Bears feel no need to defend this victory
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Panthers wide receiver Steve Smith makes a reception in front of Bears coach Lovie Smith in the first half Sunday.
Nick Roach shook his head in disbelief.
"That's huge," Roach said as he stood in the Bears' locker room Sunday afternoon. "That's big."
He could have been referring to the Bears' commitment to run the football and Matt Forte's 205 yards on the ground, or simply the Bears' 34-29 victory over Carolina at Soldier Field.
But in reality Roach was talking about the game seen on an iPad sitting just a few feet away, and the ridiculous catch by Calvin Johnson that capped a wild comeback by Detroit in Dallas, where a 17-point fourth quarter moved the Lions to 4-0.
That's the Bears' next stop, next Monday night in Detroit, against a Lions team averaging 34 points and 376 yards on offense.
They will face a Bears defense that over three games has allowed an average of 29 points and 439 yards, after giving up 543 yards Sunday to rookie Cam Newton and the Panthers.
"We're in a bit of a funk right now," said Julius Peppers, who's more rumor than wrecker these days. "I don't have an answer. We'll have to look at the tape and see."
On tape the Lions will see a Bears defense that can be gashed inside and taken over the top, and on tape the Bears will see a Lions offense on fire.
They'll be reminded of Johnson and his TD catch that wasn't a year ago in Week 1, and the Lions will undoubtedly see a Bears team featuring little pass rush and a secondary that's leaky on its best day.
The Lions will remind their offensive line that Peppers crushed QB Matthew Stafford with a blindside hit in the first half of the first game a year ago, derailing their season before it could even begin.
And perhaps Peppers will remember that last year he was a difference-maker worth every penny of his huge salary. This year he looks like the player the Panthers said used to coast through games and even seasons.
"Overall," Peppers said, "every one of us has to execute better."
Sunday, the offense and special teams carried the day, but not every team will be dumb enough to kick the ball to Devin Hester and not every team is likely to give up career days to Bears running backs.
No, the Bears will have to find their defensive stride or this could get ugly.
"It's individual battles and fundamentals, and all of us doing our jobs," said defensive tackle Matt Toeaina. "It's the little things. The details are usually the difference between a win and a loss."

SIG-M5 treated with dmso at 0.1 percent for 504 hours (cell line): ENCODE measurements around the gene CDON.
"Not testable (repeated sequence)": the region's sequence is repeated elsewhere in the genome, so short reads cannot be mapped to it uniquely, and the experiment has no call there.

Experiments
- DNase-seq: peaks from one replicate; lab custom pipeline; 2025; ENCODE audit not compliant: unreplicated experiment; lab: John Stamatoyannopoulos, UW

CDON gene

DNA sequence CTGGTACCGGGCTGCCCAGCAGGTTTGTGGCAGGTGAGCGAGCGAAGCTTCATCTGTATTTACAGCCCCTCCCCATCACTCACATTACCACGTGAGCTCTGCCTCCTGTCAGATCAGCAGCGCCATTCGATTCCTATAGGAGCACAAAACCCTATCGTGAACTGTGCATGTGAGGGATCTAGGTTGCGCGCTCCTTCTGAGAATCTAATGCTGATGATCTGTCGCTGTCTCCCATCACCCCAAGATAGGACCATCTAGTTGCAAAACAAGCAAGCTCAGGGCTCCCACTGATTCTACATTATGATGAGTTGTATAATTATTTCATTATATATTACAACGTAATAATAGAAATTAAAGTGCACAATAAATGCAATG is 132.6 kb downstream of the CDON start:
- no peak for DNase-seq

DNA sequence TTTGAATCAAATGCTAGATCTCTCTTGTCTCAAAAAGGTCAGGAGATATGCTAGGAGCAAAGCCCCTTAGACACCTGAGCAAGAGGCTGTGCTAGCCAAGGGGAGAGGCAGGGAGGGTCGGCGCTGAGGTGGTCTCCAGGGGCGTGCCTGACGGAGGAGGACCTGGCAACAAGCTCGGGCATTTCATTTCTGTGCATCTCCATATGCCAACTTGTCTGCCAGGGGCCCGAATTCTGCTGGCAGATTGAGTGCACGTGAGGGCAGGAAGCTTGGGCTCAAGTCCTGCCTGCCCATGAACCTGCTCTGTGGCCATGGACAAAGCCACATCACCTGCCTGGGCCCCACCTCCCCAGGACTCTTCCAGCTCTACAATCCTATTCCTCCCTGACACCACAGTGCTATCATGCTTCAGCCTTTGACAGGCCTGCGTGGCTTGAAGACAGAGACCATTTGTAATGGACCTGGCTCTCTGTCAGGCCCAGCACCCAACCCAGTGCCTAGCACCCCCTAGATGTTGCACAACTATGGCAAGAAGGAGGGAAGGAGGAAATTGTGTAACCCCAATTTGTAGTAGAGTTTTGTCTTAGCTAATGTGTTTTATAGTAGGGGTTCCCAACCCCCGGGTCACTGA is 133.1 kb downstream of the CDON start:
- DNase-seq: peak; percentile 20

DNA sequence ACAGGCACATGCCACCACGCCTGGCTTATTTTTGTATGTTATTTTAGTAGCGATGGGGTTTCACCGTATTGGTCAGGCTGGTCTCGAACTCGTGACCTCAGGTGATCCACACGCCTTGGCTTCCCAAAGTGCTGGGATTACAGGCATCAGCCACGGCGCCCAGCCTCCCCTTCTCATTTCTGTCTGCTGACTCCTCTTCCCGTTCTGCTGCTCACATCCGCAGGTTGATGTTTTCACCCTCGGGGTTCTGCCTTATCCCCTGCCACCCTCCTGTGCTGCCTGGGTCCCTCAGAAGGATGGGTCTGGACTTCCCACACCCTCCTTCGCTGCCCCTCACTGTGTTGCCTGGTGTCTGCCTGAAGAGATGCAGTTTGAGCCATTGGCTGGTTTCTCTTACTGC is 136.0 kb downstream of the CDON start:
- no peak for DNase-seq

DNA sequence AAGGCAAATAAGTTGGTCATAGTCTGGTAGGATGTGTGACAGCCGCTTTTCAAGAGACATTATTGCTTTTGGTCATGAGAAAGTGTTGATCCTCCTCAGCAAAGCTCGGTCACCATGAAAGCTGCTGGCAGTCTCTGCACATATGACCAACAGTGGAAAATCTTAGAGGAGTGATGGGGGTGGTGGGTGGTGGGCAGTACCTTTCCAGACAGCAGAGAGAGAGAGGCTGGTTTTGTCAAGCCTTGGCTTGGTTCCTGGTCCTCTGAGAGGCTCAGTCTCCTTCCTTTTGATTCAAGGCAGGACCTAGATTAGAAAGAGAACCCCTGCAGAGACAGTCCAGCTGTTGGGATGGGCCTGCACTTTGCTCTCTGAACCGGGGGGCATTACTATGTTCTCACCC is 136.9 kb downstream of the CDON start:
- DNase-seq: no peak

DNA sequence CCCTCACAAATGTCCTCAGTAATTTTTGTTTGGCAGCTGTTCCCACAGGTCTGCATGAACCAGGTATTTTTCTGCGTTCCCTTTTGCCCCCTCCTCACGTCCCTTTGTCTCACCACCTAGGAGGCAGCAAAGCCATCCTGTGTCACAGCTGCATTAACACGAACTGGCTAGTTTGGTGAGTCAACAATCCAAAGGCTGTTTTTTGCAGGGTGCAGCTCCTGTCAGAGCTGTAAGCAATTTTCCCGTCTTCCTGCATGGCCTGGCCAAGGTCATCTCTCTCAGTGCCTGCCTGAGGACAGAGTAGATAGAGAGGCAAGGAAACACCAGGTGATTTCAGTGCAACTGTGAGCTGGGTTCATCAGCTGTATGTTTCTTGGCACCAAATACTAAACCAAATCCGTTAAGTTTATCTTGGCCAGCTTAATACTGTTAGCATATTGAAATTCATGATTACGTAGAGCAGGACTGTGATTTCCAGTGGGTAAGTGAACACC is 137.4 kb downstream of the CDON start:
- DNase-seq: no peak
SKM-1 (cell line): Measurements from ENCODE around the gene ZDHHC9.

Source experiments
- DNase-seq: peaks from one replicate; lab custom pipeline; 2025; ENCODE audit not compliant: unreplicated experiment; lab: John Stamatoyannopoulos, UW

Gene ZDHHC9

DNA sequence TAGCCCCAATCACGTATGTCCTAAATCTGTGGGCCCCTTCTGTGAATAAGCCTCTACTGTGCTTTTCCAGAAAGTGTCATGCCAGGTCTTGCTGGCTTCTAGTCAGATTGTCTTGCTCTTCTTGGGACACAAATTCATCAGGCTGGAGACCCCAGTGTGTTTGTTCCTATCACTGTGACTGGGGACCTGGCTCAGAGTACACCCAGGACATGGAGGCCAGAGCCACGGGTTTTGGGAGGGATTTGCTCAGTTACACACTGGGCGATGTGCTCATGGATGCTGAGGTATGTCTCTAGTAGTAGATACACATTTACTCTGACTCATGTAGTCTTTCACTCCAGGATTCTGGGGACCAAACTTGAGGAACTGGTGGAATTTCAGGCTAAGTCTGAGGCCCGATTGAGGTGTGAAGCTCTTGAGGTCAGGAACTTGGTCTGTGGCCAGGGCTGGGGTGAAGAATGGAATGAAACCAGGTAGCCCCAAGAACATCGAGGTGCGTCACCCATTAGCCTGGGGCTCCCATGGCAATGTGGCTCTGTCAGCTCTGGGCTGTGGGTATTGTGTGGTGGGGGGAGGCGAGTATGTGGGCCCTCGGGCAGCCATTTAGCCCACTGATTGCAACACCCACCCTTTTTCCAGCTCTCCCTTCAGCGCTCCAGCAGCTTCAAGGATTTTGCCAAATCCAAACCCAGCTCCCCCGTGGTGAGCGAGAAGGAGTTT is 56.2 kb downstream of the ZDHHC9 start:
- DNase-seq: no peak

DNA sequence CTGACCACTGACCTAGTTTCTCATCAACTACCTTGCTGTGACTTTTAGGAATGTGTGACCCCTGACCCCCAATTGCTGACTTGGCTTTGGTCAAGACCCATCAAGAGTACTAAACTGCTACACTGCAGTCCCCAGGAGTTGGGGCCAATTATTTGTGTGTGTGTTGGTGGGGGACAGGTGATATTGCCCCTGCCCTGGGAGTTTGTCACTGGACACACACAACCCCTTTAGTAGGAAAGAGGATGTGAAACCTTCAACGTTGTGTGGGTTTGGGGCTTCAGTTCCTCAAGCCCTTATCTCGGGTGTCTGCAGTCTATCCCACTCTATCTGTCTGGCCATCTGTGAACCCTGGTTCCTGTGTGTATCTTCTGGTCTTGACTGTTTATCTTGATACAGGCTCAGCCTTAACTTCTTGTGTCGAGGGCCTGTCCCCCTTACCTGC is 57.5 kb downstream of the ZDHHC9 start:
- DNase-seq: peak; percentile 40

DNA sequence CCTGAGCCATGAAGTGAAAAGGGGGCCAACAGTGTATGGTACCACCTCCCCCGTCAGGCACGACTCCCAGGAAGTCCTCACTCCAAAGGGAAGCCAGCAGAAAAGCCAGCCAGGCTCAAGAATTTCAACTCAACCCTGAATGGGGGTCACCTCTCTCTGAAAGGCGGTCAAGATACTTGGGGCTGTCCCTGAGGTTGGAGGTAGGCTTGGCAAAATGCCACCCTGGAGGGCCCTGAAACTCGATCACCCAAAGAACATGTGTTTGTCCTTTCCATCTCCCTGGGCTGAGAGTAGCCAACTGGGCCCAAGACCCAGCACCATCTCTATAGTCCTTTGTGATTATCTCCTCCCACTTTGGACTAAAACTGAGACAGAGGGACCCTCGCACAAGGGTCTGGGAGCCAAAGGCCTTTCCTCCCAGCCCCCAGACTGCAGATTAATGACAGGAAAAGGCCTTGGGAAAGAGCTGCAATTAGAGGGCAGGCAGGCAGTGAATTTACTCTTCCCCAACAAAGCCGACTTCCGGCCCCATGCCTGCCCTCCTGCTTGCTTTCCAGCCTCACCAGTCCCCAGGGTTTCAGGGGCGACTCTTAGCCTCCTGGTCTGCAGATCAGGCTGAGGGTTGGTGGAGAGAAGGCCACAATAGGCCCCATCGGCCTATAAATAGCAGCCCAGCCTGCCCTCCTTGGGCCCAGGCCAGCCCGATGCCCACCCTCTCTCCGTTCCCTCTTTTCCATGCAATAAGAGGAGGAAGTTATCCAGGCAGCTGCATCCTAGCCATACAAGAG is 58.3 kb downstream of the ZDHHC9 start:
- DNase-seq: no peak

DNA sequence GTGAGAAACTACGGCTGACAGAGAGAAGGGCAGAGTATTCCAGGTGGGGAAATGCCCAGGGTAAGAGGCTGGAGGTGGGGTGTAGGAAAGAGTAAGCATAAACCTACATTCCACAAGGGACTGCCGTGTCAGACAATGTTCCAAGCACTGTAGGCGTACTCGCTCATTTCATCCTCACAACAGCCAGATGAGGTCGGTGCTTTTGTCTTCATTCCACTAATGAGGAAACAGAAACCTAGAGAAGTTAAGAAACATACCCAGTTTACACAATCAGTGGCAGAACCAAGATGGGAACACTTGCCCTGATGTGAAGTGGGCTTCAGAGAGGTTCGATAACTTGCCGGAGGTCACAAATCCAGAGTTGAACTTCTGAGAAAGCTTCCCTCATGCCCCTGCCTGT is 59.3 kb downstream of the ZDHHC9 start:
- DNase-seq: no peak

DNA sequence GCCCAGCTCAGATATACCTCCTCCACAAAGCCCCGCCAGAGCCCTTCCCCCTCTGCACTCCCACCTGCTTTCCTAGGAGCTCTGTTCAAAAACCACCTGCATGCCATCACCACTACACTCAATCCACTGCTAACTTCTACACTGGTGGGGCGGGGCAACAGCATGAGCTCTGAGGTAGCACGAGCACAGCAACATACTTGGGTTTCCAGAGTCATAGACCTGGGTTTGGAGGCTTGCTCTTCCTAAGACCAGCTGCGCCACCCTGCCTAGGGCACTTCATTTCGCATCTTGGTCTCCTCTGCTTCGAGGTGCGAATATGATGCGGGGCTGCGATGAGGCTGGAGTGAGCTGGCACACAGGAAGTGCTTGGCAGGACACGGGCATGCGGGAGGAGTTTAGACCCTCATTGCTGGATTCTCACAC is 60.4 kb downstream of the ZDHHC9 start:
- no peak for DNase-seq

It may have felt to Toeaina like the Bears lost because the defense struggled so mightily Sunday, but the Bears did win the game and are 2-2 after a quarter of the season, right where most people expected them to be.
"We're not apologizing at all about this win," said head optimist Lovie Smith, who hadn't been asked to fess up when he volunteered that dose of arrogance. "We feel really good about it."
Well, he should. The Bears stole a game Sunday almost entirely because the Panthers kicked to Hester more than once and twice he made them pay, and they were fortunate that a very talented rookie quarterback made nearly as many mistakes as he made good plays — and he made a lot of good plays.
The Bears also ran the football exceptionally well, with full credit to Smith for getting his hands around the throat of offensive coordinator Mike Martz and forcing him to give Jay Cutler the week off from his usual beating.
While the Panthers ran 72 plays to only 49 for the Bears, it helped that the Bears blocked a field goal, returned a deflected pass for a TD and got an official's gift that robbed Carolina of a Jeremy Shockey touchdown.
"I asked for an explanation several times, but I didn't get (bleep) from the officials," Shockey said of Charles Tillman falling down on the play. "I'd like to get an explanation from the league. I'd like a review of that one."
It was one of many plays that cost Carolina.
"That's part of the game," said Panthers coach Ron Rivera. "Those calls go both ways."
And on this day, they went the Bears' way.
"We won, I guess," said a less than enthusiastic D.J. Moore, who returned a pick for a touchdown. "If we did great and lost, that would be bad. We won, so that's good."
As solid a diagnosis as there is in the NFL, where, by the way, winning means never having to say you're sorry.
•Hear Barry Rozner on WSCR 670-AM and follow him @BarryRozner on Twitter.
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